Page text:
New Orleans History -- Lake Pontchartrain
Friday, February 24, 2017
Alexander MilneThe monument to Alexander Milne, who died in 1838, is located in St. Louis II Cemetery. On the granite foundation is engraved his will in which he left much of his fortune to establish asylums in New Orleans for orphan boys and girls and to support asylums already in existence.
Milne was born in Scotland in 1742. He worked as a footman for a duke, but reportedly left for America when he was ordered to powder his red hair.
In 1790, he arrived in New Orleans where he established a hardware business. He also made a great deal of money from his brick-making business because New Orleans was in the process of rebuilding after the great fire of 1788.
Milne used his money to buy large tracts of land along Bayou St. John and on the lakefront, believing that the swampland would one day be valuable. When he died at age 94, he owned 22 miles of property along the lake extending from Jefferson Parish all the way to the Rigolets.
Milneburg, the town founded by the thrifty Scot, had as its main street Edinburgh named after the city in Milne's native land. But in 1923, the name was changed to Hibernia. He named other streets for cities as well such as Hamburg, Paris, Brussels, Havana, New Orleans, Madrid, Vienna and New York.
Milneburg was the first summer resort established on the lakefront. There were seafood restaurants, picnic grounds and pavilions where dances were regularly held. It was also the terminus of the Pontchartrain Railroad, built in 1831, which ran some five miles down Elysian Fields Avenue.
The town of Milneburg kept his name until it eventually became a part of the growing city of New Orleans.
The Milne Asylum
The Milne Asylum was established by the charitable bequest of Alexander Milne, a Scottish immigrant of New Orleans. He bequeathed money and property for the establishment of the Milne Asylums in Milneburg, one for orphan boys, the other for girls. Papers include agreements and orders of appropriations from the estate of Milne for the Milne Asylums, certificates of fees paid by the asylums for goods and services, mortgage documents, and insurance receipts. Included are a request for the admission of a foundling to the asylum, the release of a boy to the asylum by his mother, and papers related to the title of land involved in the Milne bequest.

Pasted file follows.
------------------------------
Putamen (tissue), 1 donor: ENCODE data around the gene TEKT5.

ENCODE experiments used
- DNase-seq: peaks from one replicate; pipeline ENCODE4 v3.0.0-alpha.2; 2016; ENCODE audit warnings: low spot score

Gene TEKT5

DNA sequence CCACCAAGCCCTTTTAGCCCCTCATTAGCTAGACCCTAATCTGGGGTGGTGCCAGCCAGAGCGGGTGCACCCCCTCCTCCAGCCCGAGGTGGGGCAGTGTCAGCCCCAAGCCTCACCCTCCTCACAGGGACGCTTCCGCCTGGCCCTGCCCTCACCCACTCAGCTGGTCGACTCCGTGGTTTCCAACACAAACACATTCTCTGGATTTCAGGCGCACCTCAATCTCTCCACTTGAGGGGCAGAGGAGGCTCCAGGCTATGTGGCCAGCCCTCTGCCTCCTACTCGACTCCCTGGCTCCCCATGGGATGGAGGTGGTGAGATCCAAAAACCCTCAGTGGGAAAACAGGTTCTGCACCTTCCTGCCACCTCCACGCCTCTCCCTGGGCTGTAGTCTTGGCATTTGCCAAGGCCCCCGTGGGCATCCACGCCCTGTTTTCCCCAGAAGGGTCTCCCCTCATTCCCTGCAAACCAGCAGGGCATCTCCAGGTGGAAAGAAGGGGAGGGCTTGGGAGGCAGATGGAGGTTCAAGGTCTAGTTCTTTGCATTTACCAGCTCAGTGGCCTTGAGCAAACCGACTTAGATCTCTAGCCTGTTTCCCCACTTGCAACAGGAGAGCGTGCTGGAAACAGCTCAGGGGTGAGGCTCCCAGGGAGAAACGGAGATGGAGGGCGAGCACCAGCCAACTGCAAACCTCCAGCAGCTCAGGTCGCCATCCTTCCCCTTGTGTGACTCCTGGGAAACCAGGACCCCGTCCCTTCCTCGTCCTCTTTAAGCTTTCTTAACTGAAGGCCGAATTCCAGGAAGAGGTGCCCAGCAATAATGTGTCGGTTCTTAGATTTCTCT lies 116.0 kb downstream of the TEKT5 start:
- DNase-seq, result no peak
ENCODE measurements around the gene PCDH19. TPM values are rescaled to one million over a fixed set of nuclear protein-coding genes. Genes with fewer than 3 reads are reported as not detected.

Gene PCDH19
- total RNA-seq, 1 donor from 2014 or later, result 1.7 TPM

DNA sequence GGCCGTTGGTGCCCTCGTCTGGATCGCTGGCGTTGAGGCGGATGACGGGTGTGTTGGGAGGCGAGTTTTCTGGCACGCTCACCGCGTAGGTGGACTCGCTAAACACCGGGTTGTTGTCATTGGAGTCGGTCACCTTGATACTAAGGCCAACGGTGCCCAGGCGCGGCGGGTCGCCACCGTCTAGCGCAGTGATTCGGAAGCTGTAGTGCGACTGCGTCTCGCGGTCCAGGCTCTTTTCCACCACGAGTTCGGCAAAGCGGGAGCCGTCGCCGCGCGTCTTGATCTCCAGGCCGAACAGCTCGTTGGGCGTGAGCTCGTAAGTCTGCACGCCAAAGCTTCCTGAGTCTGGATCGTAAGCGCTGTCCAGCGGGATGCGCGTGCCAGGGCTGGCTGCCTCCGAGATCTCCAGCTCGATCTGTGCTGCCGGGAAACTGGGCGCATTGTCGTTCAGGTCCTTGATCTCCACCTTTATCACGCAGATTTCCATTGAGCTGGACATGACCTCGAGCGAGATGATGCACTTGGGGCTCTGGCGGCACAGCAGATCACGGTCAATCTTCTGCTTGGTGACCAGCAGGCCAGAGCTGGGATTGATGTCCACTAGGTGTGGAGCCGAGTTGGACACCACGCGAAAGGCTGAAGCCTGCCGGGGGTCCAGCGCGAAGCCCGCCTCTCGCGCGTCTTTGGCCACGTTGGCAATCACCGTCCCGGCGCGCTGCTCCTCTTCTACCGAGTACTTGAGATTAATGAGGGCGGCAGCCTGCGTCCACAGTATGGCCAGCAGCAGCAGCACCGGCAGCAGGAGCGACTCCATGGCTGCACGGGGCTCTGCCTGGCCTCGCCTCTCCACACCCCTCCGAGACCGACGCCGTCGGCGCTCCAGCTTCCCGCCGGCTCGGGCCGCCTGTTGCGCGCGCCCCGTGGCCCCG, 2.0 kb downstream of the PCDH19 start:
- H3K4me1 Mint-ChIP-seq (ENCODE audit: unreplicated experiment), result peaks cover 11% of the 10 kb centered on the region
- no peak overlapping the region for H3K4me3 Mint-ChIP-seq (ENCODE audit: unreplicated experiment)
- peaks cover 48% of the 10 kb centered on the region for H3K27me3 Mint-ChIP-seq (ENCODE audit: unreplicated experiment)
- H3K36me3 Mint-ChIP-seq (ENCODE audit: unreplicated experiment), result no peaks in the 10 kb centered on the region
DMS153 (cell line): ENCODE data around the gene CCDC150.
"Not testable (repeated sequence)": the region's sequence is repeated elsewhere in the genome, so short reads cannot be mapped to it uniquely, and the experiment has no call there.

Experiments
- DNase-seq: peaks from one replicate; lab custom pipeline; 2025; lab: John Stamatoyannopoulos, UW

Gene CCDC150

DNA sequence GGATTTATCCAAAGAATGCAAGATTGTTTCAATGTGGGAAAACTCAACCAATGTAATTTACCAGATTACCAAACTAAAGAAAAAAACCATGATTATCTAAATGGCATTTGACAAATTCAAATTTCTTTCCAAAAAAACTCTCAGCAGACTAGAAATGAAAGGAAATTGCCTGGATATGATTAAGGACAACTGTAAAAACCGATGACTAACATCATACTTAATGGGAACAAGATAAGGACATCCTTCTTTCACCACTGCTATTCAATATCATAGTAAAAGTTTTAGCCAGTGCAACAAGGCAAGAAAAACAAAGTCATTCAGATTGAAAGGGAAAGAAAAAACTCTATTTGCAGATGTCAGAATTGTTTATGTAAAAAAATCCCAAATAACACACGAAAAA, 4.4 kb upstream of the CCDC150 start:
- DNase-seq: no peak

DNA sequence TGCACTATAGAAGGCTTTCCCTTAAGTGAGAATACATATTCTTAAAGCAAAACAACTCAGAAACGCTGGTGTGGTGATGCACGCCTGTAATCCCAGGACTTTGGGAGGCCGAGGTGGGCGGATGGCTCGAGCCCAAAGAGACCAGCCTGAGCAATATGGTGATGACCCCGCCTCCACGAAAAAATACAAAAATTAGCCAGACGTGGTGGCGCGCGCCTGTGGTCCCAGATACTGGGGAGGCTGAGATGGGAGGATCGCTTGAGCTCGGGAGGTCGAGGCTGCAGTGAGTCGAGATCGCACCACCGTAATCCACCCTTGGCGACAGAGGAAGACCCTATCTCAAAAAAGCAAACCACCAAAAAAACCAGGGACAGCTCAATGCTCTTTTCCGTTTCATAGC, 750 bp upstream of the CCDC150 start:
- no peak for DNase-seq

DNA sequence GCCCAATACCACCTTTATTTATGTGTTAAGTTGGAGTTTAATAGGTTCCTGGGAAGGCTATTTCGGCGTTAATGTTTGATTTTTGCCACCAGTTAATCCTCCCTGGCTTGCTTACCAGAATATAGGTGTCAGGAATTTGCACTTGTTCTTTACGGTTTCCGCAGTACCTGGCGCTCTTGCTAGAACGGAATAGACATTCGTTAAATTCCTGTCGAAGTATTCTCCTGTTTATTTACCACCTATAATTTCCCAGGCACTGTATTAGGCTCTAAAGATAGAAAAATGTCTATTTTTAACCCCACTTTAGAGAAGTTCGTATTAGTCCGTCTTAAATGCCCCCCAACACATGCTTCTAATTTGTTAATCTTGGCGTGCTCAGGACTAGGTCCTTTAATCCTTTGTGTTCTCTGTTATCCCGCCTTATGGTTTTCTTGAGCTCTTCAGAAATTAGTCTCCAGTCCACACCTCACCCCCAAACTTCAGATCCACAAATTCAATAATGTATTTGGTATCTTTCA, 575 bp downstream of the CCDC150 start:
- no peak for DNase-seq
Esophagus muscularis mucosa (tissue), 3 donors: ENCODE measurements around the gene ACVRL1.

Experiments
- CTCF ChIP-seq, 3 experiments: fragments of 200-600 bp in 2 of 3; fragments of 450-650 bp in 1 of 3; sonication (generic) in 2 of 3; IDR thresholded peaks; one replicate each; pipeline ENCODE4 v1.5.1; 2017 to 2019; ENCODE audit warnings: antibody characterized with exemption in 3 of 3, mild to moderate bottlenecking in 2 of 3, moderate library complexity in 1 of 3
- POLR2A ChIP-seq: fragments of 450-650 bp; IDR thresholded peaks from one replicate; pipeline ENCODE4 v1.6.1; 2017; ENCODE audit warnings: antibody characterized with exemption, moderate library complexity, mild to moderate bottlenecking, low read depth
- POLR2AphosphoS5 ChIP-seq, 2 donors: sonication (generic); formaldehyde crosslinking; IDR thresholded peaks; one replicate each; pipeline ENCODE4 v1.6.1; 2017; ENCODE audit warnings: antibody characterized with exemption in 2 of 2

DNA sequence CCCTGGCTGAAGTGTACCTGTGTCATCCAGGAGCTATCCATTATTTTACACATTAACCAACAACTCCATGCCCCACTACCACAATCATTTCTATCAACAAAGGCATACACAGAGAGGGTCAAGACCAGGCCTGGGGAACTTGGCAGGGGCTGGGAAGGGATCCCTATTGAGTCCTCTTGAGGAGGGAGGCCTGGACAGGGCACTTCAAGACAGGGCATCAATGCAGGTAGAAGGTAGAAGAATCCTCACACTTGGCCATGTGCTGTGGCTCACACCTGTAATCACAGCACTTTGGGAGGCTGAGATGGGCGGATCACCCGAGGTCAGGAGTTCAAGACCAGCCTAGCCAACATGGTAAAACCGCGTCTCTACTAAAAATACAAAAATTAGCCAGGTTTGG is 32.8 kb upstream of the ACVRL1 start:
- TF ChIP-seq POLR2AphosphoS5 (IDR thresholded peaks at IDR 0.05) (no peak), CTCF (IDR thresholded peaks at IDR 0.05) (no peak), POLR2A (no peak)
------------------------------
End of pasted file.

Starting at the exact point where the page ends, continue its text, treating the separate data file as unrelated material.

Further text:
Source: Milne Asylum papers, 1840-1856
Louisiana Leaders: Notable Women in History
Jean Gordon (1865-1932) focused her life and energies on social service while remaining involved in suffrage. Working tirelessly for over ten years to better the labor conditions of working children, her efforts were finally successful with the legislature's passage of the Child Labor Act of 1906 which also amended the state constitution to allow women to serve as factory inspectors. Jean Gordon was the first woman factory inspector in New Orleans, serving from 1907-1911. Her continued work drew her national recognition and led to the establishment of annual meetings of southern governors to discuss this issue and the passage of uniform child labor laws in southern states.
While working with children, she became aware of the plight of the mentally challenged. As the president of the Milne Asylum for Destitute Orphan Girls, she established a model home-school for the care and vocational education of the mentally handicapped. The Milne Home was a pioneer institution in Louisiana, for even though a state law had been passed in 1918 to establish an institution for the mentally handicapped, no funds were appropriated. The first Louisiana state institution did not open until 1921. Her service to society continued in many other areas including establishing day care for working mothers, directing the Louisiana State Society for the Prevention of Cruelty to Animals, and legislative reform.
In 1993, Rebecca S. Carrasco published "The Gift House: Jean M. Gordon and the Making of the Milne Home, 1903-1931". Louisiana History, 1993 34(3): 309-325.
Source: Louisiana Leaders: Notable Women in History